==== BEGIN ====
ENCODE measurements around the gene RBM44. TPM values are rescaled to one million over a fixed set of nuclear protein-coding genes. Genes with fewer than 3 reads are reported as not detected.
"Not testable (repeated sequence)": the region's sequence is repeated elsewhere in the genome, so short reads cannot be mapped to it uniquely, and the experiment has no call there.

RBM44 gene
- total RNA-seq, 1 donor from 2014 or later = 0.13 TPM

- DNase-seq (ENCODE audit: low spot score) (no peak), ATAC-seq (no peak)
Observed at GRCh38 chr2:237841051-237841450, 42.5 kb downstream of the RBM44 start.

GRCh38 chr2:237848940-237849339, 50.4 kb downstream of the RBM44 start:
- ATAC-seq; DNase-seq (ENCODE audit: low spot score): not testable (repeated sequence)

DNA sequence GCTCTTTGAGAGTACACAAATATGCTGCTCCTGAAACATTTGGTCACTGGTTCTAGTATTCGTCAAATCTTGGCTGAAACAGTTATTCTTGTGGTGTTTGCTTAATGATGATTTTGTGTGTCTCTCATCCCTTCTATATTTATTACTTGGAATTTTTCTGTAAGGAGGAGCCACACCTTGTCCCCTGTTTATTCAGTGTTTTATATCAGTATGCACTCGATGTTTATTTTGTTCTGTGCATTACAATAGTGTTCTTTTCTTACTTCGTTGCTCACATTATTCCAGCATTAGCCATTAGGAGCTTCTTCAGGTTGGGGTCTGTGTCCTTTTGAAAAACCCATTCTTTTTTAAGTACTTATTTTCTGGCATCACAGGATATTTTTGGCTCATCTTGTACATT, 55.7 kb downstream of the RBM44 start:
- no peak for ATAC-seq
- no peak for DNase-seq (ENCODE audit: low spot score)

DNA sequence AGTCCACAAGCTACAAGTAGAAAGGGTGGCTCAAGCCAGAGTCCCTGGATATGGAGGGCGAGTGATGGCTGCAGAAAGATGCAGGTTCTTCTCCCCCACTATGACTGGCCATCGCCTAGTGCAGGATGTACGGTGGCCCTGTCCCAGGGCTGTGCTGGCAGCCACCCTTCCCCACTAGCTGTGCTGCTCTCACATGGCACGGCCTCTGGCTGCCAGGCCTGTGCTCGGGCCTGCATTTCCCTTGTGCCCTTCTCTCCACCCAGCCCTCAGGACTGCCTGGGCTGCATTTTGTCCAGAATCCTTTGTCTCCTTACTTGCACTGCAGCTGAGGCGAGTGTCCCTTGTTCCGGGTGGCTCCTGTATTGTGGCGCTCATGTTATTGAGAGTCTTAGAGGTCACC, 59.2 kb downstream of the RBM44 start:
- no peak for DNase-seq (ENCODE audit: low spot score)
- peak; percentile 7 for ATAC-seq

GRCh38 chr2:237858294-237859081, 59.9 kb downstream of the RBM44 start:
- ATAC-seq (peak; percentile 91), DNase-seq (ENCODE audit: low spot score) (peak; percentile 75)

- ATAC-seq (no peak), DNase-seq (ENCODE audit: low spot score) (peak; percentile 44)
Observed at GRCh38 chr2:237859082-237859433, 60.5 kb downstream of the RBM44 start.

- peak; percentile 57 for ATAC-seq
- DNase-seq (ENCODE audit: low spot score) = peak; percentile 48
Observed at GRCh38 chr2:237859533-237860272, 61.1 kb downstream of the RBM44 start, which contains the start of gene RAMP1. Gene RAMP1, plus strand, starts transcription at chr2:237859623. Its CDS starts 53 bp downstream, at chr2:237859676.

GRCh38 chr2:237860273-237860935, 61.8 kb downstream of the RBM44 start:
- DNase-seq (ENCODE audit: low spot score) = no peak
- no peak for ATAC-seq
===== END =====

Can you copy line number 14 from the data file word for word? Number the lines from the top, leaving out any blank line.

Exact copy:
- peak; percentile 7 for ATAC-seq